What is the difference between Tea Plays Bonbons and typical tea bags?
Whole-leaf tea bonbons in comparison with tea bags of fannings and dust: it is high time that we cared more about what we're actually drinking.
I like to break open any tea bag I order and check what tea it contains. Most of the time, I can't really tell. Good ones might have chopped leaves of approximately 1mm length. Common ones will contain fannings or tea dust with or without some natual dried flowers and fruits. Often, I see only blends of artificially fragranced ingredients, without any trace of tea! I end up checking the packaging to confirm that yes, it says I'm drinking tea.>
Most tea bags contain chopped leaves of approximately 1mm length, from multiple origins. This size maximizes the contact surface of each leaf, allowing tea to infuse faster from fewer leaves and increasing profitability. During the chopping process, tea leaves get oxidized, and this means the tea generates bitterness when in contact with water. This is the reason tea bags can only be immersed once and for less than 5 minutes. There is a saying in China:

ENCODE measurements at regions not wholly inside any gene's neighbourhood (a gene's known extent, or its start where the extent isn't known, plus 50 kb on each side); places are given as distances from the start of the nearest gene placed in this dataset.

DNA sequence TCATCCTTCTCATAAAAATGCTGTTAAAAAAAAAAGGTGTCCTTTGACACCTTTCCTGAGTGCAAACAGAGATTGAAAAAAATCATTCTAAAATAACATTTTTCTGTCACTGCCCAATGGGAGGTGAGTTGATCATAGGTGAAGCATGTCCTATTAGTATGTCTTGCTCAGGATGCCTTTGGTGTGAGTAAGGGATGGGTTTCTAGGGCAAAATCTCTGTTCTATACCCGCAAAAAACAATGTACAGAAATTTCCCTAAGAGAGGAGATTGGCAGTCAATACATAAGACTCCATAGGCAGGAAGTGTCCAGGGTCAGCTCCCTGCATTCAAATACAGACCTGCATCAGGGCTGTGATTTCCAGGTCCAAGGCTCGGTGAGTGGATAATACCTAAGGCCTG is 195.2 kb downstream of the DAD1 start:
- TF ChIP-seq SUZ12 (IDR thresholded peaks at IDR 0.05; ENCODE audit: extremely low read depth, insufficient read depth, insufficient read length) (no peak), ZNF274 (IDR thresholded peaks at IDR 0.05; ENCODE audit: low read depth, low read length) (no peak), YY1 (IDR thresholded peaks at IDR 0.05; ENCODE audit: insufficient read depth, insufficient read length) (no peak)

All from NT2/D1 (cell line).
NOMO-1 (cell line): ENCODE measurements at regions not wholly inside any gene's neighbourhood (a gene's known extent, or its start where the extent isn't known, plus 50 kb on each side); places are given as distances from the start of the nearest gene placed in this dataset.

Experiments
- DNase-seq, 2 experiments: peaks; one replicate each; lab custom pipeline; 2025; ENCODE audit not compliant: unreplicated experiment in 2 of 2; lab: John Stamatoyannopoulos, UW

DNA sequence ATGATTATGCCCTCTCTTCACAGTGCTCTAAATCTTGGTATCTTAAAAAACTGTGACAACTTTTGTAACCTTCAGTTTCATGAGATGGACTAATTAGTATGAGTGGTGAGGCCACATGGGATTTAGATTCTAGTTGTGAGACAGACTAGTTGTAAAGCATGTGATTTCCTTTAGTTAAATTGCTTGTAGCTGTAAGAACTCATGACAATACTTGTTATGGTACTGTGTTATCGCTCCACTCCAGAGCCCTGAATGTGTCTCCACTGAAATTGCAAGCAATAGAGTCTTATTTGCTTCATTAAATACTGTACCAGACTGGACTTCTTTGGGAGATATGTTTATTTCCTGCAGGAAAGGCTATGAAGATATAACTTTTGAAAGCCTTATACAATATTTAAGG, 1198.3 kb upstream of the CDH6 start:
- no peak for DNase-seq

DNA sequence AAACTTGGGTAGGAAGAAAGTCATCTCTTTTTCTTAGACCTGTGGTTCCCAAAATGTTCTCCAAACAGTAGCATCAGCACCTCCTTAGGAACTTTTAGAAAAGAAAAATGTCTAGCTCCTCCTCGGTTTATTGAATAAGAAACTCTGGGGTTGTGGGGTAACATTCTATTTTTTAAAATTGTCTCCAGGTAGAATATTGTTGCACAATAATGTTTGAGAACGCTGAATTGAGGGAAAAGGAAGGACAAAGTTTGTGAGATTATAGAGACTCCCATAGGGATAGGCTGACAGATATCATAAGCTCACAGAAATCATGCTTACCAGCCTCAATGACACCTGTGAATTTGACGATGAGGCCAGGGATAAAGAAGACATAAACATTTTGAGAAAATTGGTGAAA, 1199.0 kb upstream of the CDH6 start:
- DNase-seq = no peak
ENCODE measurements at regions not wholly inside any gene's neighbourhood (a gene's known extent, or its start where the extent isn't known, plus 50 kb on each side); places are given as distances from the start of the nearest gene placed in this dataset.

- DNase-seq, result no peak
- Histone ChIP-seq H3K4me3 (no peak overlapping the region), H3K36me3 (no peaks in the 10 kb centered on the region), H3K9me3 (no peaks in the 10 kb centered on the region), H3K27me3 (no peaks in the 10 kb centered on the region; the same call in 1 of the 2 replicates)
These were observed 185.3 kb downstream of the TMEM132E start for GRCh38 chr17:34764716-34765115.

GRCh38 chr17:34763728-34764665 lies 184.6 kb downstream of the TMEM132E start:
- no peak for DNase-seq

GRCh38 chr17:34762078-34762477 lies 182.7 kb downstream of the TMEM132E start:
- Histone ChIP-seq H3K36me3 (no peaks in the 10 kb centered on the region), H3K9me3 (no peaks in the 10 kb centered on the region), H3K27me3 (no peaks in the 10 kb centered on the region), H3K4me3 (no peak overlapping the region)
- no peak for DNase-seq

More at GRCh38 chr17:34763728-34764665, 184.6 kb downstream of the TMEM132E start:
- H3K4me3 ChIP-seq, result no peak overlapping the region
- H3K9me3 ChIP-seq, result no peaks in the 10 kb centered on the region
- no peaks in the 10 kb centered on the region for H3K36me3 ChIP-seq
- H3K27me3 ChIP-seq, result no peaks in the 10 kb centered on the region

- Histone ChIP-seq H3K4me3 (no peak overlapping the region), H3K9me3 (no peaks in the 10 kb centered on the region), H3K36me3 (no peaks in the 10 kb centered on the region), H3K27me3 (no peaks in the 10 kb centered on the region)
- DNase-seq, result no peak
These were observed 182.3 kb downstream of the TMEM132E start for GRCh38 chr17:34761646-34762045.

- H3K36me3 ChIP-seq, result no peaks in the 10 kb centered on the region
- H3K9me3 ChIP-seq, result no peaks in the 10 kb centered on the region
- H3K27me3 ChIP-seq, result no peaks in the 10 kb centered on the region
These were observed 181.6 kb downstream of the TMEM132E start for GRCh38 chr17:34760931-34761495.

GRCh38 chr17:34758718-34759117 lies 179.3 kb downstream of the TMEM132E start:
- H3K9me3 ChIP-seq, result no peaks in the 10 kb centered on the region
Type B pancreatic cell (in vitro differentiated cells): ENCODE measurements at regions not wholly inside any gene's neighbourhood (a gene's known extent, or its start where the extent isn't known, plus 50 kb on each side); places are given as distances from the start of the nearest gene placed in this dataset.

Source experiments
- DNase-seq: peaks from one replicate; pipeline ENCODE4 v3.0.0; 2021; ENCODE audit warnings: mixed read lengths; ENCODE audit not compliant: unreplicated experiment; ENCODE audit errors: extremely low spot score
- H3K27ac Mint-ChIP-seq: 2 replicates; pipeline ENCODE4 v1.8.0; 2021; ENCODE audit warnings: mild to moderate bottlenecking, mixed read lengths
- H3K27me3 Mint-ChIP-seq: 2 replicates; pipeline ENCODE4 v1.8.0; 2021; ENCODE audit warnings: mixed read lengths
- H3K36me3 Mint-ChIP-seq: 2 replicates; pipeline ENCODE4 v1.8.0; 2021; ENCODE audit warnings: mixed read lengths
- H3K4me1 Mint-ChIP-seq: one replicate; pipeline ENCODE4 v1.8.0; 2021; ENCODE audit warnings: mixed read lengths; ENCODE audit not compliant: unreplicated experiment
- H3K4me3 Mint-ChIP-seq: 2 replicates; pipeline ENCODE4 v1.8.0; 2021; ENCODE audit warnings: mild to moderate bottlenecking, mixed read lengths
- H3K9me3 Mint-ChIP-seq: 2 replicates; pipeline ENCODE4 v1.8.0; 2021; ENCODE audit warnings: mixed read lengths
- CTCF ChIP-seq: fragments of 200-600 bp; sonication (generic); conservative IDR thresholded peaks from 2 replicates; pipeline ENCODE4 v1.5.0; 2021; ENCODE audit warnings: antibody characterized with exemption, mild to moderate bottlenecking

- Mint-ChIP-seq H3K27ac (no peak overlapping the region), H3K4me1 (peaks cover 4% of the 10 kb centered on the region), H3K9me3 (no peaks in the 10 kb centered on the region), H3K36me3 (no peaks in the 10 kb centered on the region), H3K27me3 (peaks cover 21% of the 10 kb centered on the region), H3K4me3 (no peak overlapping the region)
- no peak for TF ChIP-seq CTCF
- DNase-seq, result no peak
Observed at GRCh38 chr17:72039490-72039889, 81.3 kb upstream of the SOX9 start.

"Into the water, a leaf falls. With taste and life, tea was born."
Just as carrots and eggplants are not grown from the supermarket shelves, tea bags are not the way tea is natually supposed to be savored.
Lovers of traditional Chinese teas, on the other hand, look to the origin and picking time of a tea, just like wine. Prices of a dragon-well green tea can range from over 2000 US$ per kilogram to 20 US$ per kilogram, depending onwhether it comes from Longjing village. Wether the tea picking time falls before or after the spring rainy season also matters. And trust me, it does taste different even if you are not an expert.
After all the tea bags I've had all these years across many countries, I see a huge value in the convenience. I will still put my support behind the Chinese attitude of natual whole-leaf teas – no chopping, no artificial flavoring!
After all, we are what we eat and drink.